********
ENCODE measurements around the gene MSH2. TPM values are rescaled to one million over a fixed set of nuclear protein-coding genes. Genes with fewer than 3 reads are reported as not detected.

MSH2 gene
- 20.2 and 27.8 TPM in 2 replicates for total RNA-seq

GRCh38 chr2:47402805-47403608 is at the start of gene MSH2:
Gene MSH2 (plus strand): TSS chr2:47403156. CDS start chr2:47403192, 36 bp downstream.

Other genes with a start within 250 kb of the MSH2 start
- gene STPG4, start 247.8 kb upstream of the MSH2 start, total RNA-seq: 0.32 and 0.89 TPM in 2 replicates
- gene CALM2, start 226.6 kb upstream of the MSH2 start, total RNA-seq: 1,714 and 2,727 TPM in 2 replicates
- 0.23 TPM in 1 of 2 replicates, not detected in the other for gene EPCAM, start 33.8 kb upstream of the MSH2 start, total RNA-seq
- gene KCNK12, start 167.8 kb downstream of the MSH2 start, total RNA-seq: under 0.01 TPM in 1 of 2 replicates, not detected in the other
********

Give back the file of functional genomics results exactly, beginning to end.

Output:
ENCODE measurements around the gene MSH2. TPM values are rescaled to one million over a fixed set of nuclear protein-coding genes. Genes with fewer than 3 reads are reported as not detected.

MSH2 gene
- 20.2 and 27.8 TPM in 2 replicates for total RNA-seq

GRCh38 chr2:47402805-47403608 is at the start of gene MSH2:
Gene MSH2 (plus strand): TSS chr2:47403156. CDS start chr2:47403192, 36 bp downstream.

Other genes with a start within 250 kb of the MSH2 start
- gene STPG4, start 247.8 kb upstream of the MSH2 start, total RNA-seq: 0.32 and 0.89 TPM in 2 replicates
- gene CALM2, start 226.6 kb upstream of the MSH2 start, total RNA-seq: 1,714 and 2,727 TPM in 2 replicates
- 0.23 TPM in 1 of 2 replicates, not detected in the other for gene EPCAM, start 33.8 kb upstream of the MSH2 start, total RNA-seq
- gene KCNK12, start 167.8 kb downstream of the MSH2 start, total RNA-seq: under 0.01 TPM in 1 of 2 replicates, not detected in the other